When the Episcopal Church and now the ELCA have voted to more publicly welcome the LGBT community, their dissenters are forming their own denominations in protest. This is a page out of the Baptist playbook. Reacting to decisions by a few small congregations, the voices of intolerance have ramped up the movement to exclude dangerous churches like ours. The Southern Baptist Convention already officially excludes not only LGBT-friendly churches, but also churches that ordain women.
Then there is the liturgical reform that has taken place over the past few decades. You know what I’m talking about. It’s the churches that have done market surveys to find the key to church growth—as if that is the only reason churches exist. They realized that churches need lots of space. The churches shouldn’t look too churchy or sound too churchy. Get rid of the organ. Get rid of the pews and replace them with stadium seating for the “show.” Get rid of the hymnbooks. Project things on the wall, get people to lift up their heads. To maximize the growth opportunities, make sure there is a big enough space—so what if it looks like a big box store, folks spend more time there than in church, so they’ll feel right at home. And make sure there’s enough parking, that you give the people what they want and that you keep the message positive.
Now some of those things are good (especially the parking part), and yet we find people moving back to buildings that look like churches. They find that the seven-eleven songs didn’t fit with them, and that their kids didn’t like the aging baby-boomer music.
Many churches like us have made reforms in their liturgical life. A few decades ago, we changed our version of the Lord’s Prayer to include “our Mother” in addition to “our Father”. We use inclusive language to honor the complexity of our lives. Current reforms show an openness of churches to do things we have been doing for years, like being welcoming and Affirming of all people, like celebrating women in leadership, like removing the flag from the sanctuary so that we are clear which God we follow. The so-called “emergent churches” are discovering social justice as a religious priority, we we welcome and yet wonder why this seems so radical.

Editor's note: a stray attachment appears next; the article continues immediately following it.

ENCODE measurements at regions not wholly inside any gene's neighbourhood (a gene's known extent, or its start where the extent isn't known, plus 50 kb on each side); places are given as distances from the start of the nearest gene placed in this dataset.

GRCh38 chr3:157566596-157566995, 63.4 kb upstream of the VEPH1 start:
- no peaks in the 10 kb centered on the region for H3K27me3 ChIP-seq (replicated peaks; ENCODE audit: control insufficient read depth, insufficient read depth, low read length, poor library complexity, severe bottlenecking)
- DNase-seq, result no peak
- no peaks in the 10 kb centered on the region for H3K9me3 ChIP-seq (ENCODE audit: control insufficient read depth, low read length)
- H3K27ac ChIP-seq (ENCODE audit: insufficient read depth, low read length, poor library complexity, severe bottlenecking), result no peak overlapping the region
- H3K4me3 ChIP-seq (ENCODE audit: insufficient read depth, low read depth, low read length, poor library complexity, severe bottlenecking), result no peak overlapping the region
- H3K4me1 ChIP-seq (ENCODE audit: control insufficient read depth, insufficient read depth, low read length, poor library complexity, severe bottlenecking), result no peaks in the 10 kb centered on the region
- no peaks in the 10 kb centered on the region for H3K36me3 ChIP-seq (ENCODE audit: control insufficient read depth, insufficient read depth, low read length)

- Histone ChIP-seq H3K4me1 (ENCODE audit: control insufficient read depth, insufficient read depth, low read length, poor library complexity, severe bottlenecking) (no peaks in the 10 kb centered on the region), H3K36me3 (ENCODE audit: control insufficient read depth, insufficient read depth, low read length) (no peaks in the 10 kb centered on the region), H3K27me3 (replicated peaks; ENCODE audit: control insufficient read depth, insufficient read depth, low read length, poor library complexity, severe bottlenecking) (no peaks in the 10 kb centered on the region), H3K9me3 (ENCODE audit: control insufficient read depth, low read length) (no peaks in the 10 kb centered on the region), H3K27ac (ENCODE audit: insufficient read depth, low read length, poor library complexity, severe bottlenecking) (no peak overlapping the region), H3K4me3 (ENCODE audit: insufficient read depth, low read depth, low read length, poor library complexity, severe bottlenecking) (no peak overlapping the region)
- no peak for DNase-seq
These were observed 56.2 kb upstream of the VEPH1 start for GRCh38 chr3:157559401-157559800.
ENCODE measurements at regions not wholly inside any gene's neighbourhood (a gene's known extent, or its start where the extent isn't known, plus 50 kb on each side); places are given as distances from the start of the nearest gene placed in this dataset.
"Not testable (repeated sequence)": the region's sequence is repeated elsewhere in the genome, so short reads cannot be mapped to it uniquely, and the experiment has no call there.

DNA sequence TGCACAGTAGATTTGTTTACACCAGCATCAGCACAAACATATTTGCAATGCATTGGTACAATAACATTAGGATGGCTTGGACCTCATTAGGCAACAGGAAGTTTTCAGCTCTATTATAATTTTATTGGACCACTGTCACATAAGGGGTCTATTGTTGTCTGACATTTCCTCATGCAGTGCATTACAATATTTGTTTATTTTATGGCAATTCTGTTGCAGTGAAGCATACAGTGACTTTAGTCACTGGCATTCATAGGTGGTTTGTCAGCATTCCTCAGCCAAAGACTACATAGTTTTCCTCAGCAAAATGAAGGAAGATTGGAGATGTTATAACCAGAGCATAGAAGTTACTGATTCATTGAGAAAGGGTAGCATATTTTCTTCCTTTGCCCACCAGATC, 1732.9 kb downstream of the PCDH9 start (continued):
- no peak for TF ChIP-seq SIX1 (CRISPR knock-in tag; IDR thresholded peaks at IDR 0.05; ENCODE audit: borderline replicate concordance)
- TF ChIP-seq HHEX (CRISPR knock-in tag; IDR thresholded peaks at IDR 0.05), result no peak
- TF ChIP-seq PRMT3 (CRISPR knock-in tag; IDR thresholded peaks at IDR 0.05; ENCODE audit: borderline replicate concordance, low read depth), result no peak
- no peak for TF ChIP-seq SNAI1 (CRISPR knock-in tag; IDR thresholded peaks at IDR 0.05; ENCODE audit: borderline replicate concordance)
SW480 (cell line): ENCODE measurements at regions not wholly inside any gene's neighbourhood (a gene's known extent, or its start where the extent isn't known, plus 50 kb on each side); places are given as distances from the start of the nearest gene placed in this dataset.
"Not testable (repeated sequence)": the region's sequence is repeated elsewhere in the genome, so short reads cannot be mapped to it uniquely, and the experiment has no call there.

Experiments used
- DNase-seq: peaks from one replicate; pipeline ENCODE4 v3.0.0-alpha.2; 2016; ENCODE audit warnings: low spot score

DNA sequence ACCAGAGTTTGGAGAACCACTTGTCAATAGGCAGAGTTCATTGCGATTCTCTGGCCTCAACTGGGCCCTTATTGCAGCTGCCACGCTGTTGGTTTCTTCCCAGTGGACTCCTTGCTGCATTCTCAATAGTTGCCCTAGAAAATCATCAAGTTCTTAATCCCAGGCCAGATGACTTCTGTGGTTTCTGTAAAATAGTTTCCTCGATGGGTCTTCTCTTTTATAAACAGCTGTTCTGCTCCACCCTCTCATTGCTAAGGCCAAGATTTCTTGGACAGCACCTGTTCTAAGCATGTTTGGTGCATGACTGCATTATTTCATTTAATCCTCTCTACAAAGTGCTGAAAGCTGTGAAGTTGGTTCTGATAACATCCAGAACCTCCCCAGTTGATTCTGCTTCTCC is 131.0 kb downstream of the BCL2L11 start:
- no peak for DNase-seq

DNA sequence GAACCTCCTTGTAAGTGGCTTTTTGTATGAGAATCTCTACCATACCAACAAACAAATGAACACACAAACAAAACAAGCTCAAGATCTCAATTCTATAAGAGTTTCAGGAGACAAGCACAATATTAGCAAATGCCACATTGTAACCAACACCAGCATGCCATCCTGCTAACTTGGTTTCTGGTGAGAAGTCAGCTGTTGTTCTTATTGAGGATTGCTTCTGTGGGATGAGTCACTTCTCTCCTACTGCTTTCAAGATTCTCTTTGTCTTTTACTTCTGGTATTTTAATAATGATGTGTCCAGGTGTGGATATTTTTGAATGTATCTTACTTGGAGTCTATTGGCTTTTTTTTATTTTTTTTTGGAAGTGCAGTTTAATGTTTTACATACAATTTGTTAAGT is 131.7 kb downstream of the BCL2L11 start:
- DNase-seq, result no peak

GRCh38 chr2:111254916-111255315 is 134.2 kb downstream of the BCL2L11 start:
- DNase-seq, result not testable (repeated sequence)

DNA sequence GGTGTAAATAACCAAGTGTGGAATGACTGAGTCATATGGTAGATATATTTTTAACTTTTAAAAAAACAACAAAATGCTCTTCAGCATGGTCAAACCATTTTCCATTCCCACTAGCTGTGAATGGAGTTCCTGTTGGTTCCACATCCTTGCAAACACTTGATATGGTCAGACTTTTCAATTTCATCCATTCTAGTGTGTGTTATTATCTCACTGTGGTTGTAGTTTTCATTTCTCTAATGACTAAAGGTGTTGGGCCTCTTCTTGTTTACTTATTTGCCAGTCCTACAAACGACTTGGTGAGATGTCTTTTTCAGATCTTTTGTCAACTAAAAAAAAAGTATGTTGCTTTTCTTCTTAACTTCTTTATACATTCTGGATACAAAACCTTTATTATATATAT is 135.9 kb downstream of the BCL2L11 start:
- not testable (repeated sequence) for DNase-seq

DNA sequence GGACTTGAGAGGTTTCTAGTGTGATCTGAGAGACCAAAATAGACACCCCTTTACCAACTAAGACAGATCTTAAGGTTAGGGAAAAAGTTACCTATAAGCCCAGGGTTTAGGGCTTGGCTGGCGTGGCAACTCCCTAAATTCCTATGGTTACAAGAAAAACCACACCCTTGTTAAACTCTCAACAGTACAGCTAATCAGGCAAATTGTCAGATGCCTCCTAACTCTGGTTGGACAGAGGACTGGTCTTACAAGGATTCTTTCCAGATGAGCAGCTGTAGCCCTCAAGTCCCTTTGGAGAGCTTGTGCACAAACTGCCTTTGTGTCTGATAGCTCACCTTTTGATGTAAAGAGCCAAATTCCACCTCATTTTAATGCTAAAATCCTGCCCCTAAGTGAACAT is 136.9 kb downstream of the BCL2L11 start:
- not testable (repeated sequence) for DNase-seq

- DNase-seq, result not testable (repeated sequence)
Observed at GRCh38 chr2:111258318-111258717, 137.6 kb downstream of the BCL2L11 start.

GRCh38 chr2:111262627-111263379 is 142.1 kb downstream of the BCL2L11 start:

On the national front, we give thanks for the long overdue reform that will come as the President signs the Matthew Shepherd act, finally making sexual orientation a category for hate crimes. We hope for the day when health care gets reformed.
Reform happens, as it should. And as it happens, there are always casualties. The question we need to ask is, are we on God’s side? What reforms would God want? But that’s not the only question. The other question is that when we make reforms, do we care about those on the other side of the aisle? Do we care that their world-view and even their faith is shaken to the core? Do we care that their life’s meaning now needs to be readjusted? Love your enemies, said Jesus. Don’t just tolerate them. Love them. If there is one more handful of faithful people, God, will you change your mind again?
We know that God wants reforms that bend toward justice, inclusion and peace. Our task is not only to help steer the boat on the waves of reform that God desires. But also to care for those swept aside by such a river. That’s how we live when we join God in imagining paradise.
Last night as was putting this sermon and myself to bed, I flipped on the TV and landed on the movie, “Milk”. After recognizing several scenes of my old San Francisco stomping grounds, I watched how Harvey Milk really tried to not only win the battles, but make the victories last by never giving up on his opponents. He called on people to come out of the closet, making sure that people knew that the so-called enemy was someone they loved, ate with, worked with, was a member of their family. If they lost a vote, Harvey called on people not to wallow in despair, but to get out on the street and organize anew the next morning.
My friends, may we embrace the rivers of reform that bring us closer to God’s ideal of a more just, peaceful compassionate and merciful world. As the rivers of reform join the rivers of mercy and vision, may they lead us to reconsider our place in the world, and our posture with one another. May we embrace the dignity of all and support each other as we guide our boats down the river that flows by and to and through paradise. May that always be our goal in this life and the next.